Juba — About 66 containers with goods belonging to South Sudan traders are stuck at the Kenyan port of Mombasa, according to the secretary-general of the South Sudan Chamber of Commerce, Industry and Agriculture (SSCCIA), Simon Akuei Deng.
In an exclusive interview with Sudan Tribune following the closure of a two-day workshop at Juba's Grand Hotel, Deng urged the government to send a commercial attache to Mombasa to resolve the situation, adding that some of the containers had been held passed their value.
He declined to put a figure on the value of the goods stuck at the Kenyan port, saying only that the amount is "reasonable".
In a separate interview, the secretary-general of Intergovernmental Standing Committee on Shipping (ISCOS), Kenneth Mwige, told Sudan Tribune that traders could be to blame for the delay.
"Usually the claim should have been done by the importer but sometimes they find that it is already uneconomical for them to clear but we will find out what the problem is and resolve the issue," Mwige said.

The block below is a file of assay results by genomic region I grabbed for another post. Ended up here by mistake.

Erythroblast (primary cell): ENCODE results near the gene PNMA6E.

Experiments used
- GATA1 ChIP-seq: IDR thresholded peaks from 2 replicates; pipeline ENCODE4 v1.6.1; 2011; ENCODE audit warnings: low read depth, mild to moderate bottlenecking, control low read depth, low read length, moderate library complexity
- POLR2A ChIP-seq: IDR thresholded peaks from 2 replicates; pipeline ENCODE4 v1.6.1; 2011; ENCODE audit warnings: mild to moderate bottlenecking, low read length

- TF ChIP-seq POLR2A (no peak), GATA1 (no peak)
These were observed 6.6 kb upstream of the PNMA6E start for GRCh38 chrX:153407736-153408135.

Mombasa port is the main gateway for goods entering landlocked South Sudan.
The two-day workshop in Juba saw the formation of the interim committee of the South Sudan Shippers Council, an umbrella body of traders involved in the import business.
Deng said once formally established, the shippers council will be responsible for handling issues related to the country's traders at the port.
A six-member steering committee tasked with making the constitution and the concept paper has been formed in the interim period.
Committee members include the ministry of transport's Simon Manyok, ministry of finance representative Agustino Akenyi and the Chamber of Commerce's Juma Simon Charles, with Taban Patrick, Soso Yowa and Ruben Kuany Dut representing the business community's interests.
ISCOS, in collaboration with the SSCCIA and Trade Mark East Africa are pushing for the shippers' council to come into existence within six months in order to address ongoing challenges facing South Sudan importers at ports.